>Star bar

>My favorite curmudgeonly critic Norman Lebrecht offers his point of view about the ever-increasing trend toward using stars as critical shorthand:

Of all the devices that devalue the function of criticism, the bar of stars is among the most pernicious. It suggests that artistic creation can be ticked off like a school essay and subjected to a set of SATs, in which the individual, expert guidance of teachers and examiners is set aside for the one-rule-fits-all solution of 21st century politicians.

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Roger Sutton About Roger Sutton

Roger Sutton has been the editor in chief of The Horn Book, Inc, since 1996. He was previously editor of The Bulletin of the Center for Children's Books and a children's and young adult librarian. He received his M.A. in library science from the University of Chicago in 1982 and a B.A. from Pitzer College in 1978. Follow him on Twitter: @RogerReads.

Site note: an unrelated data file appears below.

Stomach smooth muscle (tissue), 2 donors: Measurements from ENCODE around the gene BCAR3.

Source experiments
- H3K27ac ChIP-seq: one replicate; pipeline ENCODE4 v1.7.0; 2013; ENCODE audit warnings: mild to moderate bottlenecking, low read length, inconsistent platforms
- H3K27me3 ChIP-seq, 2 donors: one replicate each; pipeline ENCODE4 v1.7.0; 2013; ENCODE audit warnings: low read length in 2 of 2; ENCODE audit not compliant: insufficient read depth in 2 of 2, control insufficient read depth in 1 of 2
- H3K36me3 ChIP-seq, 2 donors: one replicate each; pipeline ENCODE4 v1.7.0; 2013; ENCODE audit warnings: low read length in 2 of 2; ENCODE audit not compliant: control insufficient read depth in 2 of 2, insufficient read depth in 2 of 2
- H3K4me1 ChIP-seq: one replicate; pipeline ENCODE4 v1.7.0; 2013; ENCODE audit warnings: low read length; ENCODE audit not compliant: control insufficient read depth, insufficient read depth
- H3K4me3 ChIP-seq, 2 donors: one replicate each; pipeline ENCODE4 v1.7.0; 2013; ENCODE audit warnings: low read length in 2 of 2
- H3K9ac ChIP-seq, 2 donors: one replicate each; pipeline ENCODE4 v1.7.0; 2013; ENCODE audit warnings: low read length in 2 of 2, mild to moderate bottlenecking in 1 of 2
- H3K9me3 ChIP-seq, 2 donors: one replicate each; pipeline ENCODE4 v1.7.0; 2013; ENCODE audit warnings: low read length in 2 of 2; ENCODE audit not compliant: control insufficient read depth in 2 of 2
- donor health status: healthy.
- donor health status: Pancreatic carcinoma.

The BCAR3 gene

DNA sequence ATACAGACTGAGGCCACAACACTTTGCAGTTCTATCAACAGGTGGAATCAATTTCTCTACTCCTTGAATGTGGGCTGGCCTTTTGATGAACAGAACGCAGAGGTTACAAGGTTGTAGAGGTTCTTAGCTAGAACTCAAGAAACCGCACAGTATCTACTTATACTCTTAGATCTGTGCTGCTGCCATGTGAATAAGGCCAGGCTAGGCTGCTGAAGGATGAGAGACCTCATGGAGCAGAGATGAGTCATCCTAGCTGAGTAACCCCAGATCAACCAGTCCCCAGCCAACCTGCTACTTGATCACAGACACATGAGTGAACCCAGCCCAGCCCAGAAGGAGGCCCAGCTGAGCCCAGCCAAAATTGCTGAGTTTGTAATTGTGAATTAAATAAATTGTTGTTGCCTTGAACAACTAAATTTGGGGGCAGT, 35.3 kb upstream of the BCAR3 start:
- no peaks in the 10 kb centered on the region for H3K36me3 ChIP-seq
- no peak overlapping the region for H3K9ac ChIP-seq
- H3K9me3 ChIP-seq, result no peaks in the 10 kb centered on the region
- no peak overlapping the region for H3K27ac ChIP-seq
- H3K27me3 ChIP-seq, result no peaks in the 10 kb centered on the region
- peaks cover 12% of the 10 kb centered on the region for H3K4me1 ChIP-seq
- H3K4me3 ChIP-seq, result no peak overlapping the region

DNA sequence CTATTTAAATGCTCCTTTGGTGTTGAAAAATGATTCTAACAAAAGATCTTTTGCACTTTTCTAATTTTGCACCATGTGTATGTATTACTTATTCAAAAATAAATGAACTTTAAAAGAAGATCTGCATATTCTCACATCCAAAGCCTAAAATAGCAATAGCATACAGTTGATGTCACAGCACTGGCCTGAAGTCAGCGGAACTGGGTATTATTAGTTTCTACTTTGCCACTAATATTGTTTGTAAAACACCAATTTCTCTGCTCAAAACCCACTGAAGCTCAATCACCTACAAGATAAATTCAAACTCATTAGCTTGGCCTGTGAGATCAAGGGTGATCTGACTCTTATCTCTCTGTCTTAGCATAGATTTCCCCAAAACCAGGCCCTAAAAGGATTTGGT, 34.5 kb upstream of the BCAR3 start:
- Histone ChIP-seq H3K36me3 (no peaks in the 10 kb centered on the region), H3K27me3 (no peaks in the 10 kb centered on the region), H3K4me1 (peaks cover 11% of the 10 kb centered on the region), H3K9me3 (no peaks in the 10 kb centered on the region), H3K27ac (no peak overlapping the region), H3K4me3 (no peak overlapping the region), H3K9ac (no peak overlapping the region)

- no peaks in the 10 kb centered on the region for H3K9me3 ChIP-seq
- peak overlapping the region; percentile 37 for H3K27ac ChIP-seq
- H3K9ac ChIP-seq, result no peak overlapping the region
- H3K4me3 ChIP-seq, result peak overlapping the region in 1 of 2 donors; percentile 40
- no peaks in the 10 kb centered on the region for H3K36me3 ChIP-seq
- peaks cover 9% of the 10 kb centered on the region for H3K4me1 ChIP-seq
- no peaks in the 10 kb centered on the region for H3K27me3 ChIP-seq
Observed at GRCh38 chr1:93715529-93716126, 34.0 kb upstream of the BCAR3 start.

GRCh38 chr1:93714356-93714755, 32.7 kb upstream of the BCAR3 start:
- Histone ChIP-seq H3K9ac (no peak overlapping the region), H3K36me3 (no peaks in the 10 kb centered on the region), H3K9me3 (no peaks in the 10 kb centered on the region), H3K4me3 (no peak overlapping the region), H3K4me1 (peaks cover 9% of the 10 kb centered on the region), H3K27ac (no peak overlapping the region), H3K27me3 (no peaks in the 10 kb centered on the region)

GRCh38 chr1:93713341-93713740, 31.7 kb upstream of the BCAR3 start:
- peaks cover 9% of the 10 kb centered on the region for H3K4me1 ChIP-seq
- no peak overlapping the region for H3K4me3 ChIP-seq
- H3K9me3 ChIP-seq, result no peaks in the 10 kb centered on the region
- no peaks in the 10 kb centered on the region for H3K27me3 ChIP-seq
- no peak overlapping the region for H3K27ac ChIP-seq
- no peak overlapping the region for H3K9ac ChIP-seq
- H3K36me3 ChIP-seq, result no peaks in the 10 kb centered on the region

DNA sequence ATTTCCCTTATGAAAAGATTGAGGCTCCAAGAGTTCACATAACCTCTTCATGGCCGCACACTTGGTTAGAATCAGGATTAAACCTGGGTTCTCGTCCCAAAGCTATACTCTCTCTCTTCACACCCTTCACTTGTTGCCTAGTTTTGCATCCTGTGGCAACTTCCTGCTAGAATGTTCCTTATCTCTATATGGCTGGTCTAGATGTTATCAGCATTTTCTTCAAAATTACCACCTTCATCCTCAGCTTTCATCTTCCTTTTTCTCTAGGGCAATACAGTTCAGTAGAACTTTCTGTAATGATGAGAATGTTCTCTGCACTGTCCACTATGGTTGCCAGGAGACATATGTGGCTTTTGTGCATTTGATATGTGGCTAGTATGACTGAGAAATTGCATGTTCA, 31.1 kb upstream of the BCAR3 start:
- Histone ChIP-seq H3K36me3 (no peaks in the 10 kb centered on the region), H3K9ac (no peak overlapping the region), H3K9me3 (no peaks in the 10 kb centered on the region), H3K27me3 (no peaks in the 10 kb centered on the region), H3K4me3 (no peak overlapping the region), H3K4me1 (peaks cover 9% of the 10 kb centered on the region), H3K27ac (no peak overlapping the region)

Comments

  1. >My favorite part of Cold Comfort Farm was the stars she said she would insert before the most outstanding selections of her purple prose– so readers could find the best bits easily, like they did with a Baedeker.

  2. >I hate the star system. This is why I have given up on reviewing books on Amazon or GoodReads or anything that forces you to add a star rating to your comments. I could give a really bad book 5 stars because it was what I needed at the moment and it fulfilled its promise, whatever that was, and I could give a really good book 2 stars because it could have been better.

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